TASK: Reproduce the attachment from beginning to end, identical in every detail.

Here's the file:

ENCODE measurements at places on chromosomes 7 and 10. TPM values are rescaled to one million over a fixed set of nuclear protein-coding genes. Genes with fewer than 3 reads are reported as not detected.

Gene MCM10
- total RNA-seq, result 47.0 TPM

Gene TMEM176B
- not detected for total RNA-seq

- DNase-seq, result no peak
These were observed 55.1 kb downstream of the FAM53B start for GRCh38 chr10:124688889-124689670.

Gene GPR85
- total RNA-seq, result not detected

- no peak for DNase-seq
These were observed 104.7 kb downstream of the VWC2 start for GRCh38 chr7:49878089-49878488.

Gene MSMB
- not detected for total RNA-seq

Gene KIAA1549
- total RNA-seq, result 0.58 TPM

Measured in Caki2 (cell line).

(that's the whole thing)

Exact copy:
ENCODE measurements at places on chromosomes 7 and 10. TPM values are rescaled to one million over a fixed set of nuclear protein-coding genes. Genes with fewer than 3 reads are reported as not detected.

Gene MCM10
- total RNA-seq, result 47.0 TPM

Gene TMEM176B
- not detected for total RNA-seq

- DNase-seq, result no peak
These were observed 55.1 kb downstream of the FAM53B start for GRCh38 chr10:124688889-124689670.

Gene GPR85
- total RNA-seq, result not detected

- no peak for DNase-seq
These were observed 104.7 kb downstream of the VWC2 start for GRCh38 chr7:49878089-49878488.

Gene MSMB
- not detected for total RNA-seq

Gene KIAA1549
- total RNA-seq, result 0.58 TPM

Measured in Caki2 (cell line).